Frequently Asked QuestionsCalifornia Family Law
This family law FAQ’s page is here to answer some of your most common questions regarding on California family law. We hope this helps you answer your questions. Please remember that these question and answers are for educational purposes.
How to protect the parent child relationship in a divorce or a custody dispute?
Your child is not a tool
Child custody disputes are often the most complex cases in family court. The emotions run high. A question that often comes up is to how to make sure the child continues to have a good relationship with both parents. Parents often use the child as a tool to pass on messages to the other party. We do not recommend using the child or children in such a manner. If necessary, a court order can be obtained so that using the child in such a manner becomes a violation of a court order.
No negative comment
To protect the parent child relationship a party can ask the court to order that each parent not speak negatively of the other parent to or in front of the child. Once such an order is given, any negative comment will be a violation of a court order and may subject the violator to severe penalties.
Talk to a lawyer
If you feel you need assistance of a family law attorney, please feel free to give contact us for a free consultation. We may be able to assist you with obtaining a appropriate court order or even explore other options.
Can my child decide which parent he or she wants to reside with?
In California, the law states that the judge can give weight to the child’s preference for residence once the child is 14 years of age. However, this does not necessarily mean that a child who is under 14 cannot express such preference or that his or her preference will not be considered. There are a variety of factors such as age, maturity the child’s reasoning for his or her preference. If are in a custody dispute or want to modify a custody order based on child’s desire, you can call us for a free consultation. We can help you determine the best way to move forward and do that which is in the best interest of your child.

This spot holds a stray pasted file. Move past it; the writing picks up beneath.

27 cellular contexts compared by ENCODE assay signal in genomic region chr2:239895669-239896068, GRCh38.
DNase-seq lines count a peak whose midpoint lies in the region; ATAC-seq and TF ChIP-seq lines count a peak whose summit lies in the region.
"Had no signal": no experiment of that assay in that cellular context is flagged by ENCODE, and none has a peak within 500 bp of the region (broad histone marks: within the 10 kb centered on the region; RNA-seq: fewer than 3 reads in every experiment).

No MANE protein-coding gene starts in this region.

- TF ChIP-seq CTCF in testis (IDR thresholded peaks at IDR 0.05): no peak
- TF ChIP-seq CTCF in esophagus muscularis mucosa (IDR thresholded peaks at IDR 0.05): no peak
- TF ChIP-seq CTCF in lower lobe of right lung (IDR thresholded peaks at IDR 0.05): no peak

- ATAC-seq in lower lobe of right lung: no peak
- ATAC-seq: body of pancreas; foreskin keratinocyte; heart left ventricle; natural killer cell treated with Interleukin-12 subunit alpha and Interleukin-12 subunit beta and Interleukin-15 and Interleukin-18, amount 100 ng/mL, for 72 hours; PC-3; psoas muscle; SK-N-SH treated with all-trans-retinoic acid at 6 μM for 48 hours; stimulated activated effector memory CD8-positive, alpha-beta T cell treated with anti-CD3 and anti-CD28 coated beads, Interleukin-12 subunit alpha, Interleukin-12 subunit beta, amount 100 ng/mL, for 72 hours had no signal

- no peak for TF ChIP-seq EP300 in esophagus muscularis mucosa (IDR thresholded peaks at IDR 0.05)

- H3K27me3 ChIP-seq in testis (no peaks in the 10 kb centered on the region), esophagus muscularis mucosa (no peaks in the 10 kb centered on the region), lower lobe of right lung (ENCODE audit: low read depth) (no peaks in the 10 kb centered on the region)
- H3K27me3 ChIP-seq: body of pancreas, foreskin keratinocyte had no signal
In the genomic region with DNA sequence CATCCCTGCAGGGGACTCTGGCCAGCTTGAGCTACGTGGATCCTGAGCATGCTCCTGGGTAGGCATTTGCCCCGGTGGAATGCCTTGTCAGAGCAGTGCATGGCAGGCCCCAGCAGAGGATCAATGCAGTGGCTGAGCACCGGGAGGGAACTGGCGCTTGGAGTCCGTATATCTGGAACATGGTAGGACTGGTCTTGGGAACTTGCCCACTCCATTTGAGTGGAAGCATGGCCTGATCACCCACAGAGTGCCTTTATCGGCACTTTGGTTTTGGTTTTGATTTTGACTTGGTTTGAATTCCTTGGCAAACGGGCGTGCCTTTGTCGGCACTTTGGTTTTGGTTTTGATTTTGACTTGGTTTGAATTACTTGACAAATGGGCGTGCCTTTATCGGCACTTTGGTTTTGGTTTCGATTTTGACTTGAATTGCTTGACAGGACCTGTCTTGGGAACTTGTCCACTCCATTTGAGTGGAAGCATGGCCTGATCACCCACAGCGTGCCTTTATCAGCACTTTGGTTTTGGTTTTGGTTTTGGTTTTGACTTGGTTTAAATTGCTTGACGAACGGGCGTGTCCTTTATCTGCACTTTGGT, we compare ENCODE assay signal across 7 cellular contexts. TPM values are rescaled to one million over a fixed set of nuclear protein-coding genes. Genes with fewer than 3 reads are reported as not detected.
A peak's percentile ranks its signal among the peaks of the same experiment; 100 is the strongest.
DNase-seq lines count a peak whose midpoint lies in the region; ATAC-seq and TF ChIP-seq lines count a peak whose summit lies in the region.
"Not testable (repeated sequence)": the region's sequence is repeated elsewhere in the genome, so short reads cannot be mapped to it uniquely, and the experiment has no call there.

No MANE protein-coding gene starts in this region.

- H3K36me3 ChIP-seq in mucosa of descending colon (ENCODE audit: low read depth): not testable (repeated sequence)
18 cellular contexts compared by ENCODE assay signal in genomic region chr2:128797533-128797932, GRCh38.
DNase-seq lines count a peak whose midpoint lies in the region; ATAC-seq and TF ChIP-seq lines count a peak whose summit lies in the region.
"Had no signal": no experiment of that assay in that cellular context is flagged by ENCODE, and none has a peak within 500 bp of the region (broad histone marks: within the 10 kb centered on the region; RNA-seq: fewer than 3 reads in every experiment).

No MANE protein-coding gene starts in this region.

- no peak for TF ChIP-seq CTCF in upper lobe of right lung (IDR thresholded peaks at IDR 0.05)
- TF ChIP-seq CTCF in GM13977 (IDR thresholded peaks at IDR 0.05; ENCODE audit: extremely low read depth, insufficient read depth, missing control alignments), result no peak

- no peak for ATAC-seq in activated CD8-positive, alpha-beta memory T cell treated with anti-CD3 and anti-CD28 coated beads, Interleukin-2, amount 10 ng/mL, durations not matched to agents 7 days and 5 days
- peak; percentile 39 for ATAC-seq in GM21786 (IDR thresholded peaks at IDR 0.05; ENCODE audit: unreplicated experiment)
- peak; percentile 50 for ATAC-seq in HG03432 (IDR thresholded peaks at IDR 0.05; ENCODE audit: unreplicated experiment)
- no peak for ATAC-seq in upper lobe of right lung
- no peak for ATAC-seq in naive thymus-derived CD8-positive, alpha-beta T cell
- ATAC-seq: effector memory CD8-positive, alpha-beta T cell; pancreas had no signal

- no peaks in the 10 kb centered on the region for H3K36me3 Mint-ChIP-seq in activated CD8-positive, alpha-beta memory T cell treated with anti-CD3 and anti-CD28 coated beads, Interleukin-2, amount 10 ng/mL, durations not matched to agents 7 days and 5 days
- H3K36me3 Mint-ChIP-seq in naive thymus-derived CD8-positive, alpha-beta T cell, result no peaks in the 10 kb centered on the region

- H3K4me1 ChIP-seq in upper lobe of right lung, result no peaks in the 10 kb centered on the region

Do grandparents have visitation or custody rights in California?
Parent is deceased
In California, a grandparent can be granted reasonable visitation if either parent of the child is deceased, and visitation is found to be in the best interest of the child. Visitation to grandparents under this rule will not be granted to a grandparent if the child has been adopted unless the child has been adopted by another grandparent or a stepparent.
Family law proceeding
Another way a grandparent can get visitation rights is when there is a family law proceeding in court and that child custody is at issue. If so, the judge may grant visitation rights to a grandparent if doing so is in the best interest of the child.
What is the difference between physical and legal custody?
Sole physical custody” means that the child will reside with and will be under the supervision of, one parent, subject to the court's power to order visitation. Fam. C §3007. Joint physical custody means that the child will reside with both parents in a manner that the child will have “frequent and continuous contact” with both parents. Fam. C §§ 3011. It is important to know that sole physical custody does not mean that the parent without custody (noncustodial parent) will be unable to have visitation of the child. So even if a parent has sole physical custody, they may be required to provide reasonable visitation to the noncustodial parent. Similarly, joint physical custody does not require the child to be split between two homes equally. Joint physical custody can be 50/50, 60/40 or in other manners deemed to be in the best interest of the child.
"Sole legal custody" means that one parent will have the right and responsibility to make decisions regarding the health, education, and welfare of the child. Fam. C § 3006. Conversely, “joint legal custody” means both parents must make certain decision together. Fam. C § 3003. In short, legal custody refers to the power to make important decisions regarding the child.
Do I have to pay child support if I am being kept away from my child?
If there is a valid court order requiring you to pay child support, then the failure of the other party to provide visitation or custody in accordance with another court order does not terminate your obligation to pay child support. If you are being kept away from your child talk to a family law attorney.
How is child support calculated in California?